About this analysis: The CRPE database focuses on learning pods sponsored by school districts and community organizations — as opposed to the learning pods some parents and independent educators offered in their homes. We checked the original sources for each of the learning pods in the database to identify whether the learning pods were still operational as of the end of the 2020–21 school year. As in prior analyses, the data here should be considered an estimate and is not representative of all learning pods across the country. For many learning pods in the database, we could find no updates from the original source. In these cases, we marked that it was “unclear” whether or not the pod continued through the school year. We only coded “yes”—that the pod continued—if we could closely ascertain that the pod was offering services through the end of the year by advertising program end dates, session schedules, or other evidence such as an end-of-year report noting that school-day learning supports had continued.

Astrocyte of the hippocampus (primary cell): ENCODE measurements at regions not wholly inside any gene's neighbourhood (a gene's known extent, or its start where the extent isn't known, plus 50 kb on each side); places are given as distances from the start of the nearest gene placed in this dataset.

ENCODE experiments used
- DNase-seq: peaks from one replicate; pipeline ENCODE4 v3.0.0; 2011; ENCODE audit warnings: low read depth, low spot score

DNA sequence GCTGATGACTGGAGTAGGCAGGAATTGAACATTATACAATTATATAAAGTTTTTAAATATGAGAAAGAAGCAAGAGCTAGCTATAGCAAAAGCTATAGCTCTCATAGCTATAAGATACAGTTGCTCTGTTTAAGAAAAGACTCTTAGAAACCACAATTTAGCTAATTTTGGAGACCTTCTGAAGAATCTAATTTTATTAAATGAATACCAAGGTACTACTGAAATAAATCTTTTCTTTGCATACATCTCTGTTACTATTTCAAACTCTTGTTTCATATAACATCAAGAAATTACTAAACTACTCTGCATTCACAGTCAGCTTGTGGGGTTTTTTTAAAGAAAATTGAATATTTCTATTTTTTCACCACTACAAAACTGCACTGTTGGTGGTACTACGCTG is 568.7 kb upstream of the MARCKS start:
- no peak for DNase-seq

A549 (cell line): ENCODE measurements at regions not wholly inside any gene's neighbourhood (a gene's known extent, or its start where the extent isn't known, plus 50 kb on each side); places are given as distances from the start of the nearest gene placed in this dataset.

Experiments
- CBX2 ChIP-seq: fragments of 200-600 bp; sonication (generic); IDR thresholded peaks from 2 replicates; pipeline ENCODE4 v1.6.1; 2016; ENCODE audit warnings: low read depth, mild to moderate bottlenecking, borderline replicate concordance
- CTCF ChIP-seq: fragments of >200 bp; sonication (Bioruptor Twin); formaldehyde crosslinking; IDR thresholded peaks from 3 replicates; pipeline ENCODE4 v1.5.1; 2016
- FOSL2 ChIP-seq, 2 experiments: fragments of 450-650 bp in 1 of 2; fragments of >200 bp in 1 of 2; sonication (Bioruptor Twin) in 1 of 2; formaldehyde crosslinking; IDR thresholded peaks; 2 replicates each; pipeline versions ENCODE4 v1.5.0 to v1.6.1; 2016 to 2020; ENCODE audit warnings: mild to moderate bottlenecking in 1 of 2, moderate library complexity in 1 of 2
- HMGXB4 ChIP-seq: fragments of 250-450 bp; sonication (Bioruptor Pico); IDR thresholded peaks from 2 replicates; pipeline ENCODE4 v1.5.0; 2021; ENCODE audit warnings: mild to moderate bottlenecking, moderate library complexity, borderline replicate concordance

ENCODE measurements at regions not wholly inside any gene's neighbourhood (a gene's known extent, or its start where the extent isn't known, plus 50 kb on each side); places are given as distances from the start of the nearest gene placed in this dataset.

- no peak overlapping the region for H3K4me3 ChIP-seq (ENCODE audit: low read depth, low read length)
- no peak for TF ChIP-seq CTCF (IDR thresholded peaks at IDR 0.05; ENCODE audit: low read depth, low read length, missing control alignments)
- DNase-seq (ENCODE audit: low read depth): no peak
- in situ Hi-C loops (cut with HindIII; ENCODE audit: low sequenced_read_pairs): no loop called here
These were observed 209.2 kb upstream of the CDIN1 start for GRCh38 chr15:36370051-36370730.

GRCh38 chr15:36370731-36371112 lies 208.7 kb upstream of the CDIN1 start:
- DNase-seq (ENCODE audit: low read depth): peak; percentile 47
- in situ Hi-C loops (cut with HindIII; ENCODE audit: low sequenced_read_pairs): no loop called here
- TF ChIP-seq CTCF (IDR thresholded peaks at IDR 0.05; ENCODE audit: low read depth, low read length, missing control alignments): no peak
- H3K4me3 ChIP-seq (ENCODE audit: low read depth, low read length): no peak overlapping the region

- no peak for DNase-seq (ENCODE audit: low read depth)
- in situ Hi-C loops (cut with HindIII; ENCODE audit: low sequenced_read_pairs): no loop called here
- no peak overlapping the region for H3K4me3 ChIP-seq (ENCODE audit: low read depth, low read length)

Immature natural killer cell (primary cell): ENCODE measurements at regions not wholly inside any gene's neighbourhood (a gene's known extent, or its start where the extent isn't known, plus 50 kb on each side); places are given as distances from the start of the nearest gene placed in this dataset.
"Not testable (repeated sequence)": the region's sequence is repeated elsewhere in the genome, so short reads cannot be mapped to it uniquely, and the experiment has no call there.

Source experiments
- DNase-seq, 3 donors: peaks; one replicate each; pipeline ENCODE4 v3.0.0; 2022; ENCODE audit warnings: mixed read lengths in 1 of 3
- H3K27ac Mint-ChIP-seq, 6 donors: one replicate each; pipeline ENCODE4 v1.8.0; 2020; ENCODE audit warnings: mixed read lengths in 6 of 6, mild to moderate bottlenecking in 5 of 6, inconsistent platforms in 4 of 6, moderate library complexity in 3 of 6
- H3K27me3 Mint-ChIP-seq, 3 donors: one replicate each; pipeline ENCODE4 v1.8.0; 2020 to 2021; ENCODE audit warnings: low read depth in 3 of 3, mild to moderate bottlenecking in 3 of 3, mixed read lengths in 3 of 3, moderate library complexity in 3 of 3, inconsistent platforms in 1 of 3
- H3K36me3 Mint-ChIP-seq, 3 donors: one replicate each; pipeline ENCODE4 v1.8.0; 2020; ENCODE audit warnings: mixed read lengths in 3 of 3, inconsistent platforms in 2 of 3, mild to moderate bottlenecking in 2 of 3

Alice Opalka is a research analyst with the Center on Reinventing Public Education. This analysis originally appeared at CRPE’s education blog, The Lens.